Long-term mortgage rates rose steadily this week to highs not seen since October on news that the economy grew better than expected in the fourth quarter, according to surveys conducted by Freddie Mac and Bankrate.com.
In Freddie Mac’s survey, the 30-year fixed-rate mortgage this week jumped to an average 6.34 percent from last week’s 6.25 percent, while the 15-year fixed-rate mortgage rose from 5.98 percent to 6.06 percent. Points, which are fees lenders charge for loan processing expressed as a percent of the loan, averaged 0.4 on the 30- and 15-year loans.
Five-year Treasury-indexed hybrid adjustable-rate mortgages (ARMs) averaged 6.04 percent this week, with an average 0.6 point, up from 6 percent last week. One-year Treasury-indexed ARMs averaged 5.54 percent, with an average 0.7 point, up from last week’s 5.49 percent.
“Interest rates moved higher following the latest upbeat economic news,” said Frank Nothaft, Freddie Mac vice president and chief economist, in a statement. “The strong 3.5 percent annualized growth in the economy over the final quarter of 2006 occurred while inflation moderated. Solid economic growth and tepid inflation contributed to the Fed’s decision to leave the target short-term interest rate unchanged.”
In Bankrate.com’s survey, mortgage rates have now increased in seven of the last eight weeks, with the average 30-year fixed mortgage rate rising to a three-month high of 6.42 percent. The 30-year loans had an average of 0.34 discount and origination points.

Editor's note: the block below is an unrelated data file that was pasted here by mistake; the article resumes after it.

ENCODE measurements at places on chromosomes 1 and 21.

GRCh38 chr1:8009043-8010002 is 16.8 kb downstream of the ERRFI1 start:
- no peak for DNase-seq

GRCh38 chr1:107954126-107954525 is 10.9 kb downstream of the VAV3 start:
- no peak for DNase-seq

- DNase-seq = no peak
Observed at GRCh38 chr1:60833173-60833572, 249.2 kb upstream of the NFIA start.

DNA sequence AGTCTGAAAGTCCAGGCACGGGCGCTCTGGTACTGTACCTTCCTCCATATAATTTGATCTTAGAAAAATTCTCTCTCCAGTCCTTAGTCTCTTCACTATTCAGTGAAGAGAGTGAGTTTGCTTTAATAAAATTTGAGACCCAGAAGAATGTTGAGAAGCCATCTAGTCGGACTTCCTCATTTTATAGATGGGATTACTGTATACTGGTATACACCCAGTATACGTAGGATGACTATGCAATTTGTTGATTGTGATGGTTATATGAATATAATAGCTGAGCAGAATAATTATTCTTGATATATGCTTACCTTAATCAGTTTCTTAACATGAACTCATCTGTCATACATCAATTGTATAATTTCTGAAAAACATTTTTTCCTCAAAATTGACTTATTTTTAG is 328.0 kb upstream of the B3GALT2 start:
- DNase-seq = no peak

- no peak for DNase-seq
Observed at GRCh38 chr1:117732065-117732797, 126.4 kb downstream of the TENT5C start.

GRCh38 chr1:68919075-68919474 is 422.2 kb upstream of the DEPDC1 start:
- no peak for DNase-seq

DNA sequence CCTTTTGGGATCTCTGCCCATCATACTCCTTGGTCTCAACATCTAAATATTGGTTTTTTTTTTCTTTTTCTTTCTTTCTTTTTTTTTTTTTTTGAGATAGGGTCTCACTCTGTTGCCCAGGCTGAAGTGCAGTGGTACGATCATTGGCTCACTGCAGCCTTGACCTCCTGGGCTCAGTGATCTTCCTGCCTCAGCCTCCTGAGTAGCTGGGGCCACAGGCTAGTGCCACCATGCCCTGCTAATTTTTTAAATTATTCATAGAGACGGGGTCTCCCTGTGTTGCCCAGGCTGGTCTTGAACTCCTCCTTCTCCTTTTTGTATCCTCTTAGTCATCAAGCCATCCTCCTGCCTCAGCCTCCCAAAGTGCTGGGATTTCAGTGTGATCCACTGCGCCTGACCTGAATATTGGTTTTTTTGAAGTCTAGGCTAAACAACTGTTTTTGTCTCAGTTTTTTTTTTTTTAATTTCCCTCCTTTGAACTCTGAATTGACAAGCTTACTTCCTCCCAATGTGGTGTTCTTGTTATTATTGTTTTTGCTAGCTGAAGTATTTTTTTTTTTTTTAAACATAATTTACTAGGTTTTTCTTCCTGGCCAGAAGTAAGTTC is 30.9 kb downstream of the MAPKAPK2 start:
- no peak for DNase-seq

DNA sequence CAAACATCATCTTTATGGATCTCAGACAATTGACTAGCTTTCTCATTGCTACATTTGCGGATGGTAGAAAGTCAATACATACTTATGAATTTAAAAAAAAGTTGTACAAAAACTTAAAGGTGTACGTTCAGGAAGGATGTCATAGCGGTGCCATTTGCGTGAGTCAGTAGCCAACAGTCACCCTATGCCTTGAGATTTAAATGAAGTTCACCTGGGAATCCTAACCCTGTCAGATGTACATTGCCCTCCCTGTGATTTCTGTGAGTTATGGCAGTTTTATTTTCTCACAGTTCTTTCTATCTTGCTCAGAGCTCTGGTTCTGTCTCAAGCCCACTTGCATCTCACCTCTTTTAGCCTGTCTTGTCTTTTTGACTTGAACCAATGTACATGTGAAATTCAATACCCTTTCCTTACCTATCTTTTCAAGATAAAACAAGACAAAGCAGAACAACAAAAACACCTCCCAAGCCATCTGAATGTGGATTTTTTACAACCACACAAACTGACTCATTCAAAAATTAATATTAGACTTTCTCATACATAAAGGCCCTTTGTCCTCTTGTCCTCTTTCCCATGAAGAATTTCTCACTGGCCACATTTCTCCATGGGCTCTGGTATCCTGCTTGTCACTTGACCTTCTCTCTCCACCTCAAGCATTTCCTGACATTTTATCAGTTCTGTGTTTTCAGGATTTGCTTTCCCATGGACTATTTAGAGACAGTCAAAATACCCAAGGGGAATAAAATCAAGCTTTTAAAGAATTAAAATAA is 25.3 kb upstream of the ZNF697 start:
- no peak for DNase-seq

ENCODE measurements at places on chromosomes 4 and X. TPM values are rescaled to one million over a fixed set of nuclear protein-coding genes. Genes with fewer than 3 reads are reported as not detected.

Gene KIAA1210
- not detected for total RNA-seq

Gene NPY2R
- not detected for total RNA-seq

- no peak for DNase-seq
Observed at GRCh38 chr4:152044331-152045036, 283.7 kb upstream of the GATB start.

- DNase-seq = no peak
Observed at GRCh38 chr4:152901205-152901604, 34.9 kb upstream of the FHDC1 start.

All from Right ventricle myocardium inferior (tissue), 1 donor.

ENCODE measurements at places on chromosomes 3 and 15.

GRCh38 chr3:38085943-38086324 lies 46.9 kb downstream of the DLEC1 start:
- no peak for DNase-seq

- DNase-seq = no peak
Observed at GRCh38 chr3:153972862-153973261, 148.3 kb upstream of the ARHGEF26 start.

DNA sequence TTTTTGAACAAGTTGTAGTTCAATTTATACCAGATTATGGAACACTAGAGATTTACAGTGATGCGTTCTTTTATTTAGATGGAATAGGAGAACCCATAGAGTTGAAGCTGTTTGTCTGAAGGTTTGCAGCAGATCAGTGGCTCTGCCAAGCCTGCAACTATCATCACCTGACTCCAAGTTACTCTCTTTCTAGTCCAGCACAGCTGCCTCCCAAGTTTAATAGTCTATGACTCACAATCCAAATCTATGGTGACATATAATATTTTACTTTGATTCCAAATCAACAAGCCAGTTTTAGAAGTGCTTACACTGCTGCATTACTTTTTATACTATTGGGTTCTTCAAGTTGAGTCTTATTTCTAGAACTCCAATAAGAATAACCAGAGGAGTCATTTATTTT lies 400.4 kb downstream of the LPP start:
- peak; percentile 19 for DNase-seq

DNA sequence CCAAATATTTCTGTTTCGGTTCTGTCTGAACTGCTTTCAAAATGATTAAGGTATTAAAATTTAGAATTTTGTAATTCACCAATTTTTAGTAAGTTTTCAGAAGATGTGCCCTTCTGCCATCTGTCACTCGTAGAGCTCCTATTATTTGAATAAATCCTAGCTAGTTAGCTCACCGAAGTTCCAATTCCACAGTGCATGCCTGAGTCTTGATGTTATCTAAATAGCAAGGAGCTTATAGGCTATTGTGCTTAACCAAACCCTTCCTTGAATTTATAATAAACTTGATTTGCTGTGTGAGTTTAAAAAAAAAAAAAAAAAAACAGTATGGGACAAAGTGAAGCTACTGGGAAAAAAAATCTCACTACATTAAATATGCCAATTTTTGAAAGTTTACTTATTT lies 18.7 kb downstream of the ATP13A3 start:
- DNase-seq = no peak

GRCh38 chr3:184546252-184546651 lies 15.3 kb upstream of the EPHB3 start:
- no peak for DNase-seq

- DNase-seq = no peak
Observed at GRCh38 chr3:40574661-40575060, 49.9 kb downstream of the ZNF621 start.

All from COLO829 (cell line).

The average 15-year fixed rate mortgage popular for refinancing climbed to 6.19 percent, according to Bankrate.com, and on larger loans, the average jumbo 30-year fixed rate increased to 6.63 percent. Adjustable mortgage rates were also on the move, with the average 5/1 ARM stepping higher to 6.3 percent and the average one-year ARM reaching 6.06 percent, the highest since July.
Bankrate.com said that mortgage rates have been pressured in recent weeks by evidence of a stronger-than-expected economic environment. Even in the absence of much economic data over the past week, bond yields moved higher following lackluster reception to a government debt auction. Bond prices and yields move inversely and mortgage rates are closely related to yields on long-term government bonds. One positive development for mortgage rates is the Federal Open Market Committee’s admission that “core inflation readings have improved modestly in recent months,” as lower inflation can remove much of the upward pressure being felt by mortgage rates.
The following is a sampling of Bankrate.com’s average 30-year-mortgage interest rates this week in some U.S. metropolitan areas:
New York – 6.36 percent with 0.16 point
Los Angeles – 6.47 percent with 0.43 point
Chicago – 6.56 percent with 0.06 point
San Francisco – 6.3 percent with 0.62 point
Philadelphia – 6.43 percent with 0.32 point
Detroit – 6.52 percent with 0.01 point
Boston – 6.52 percent with 0.1 point
Houston – 6.44 percent with 0.59 point
Dallas – 6.3 percent with 0.6 point
Washington, D.C. – 6.26 percent with 0.53 point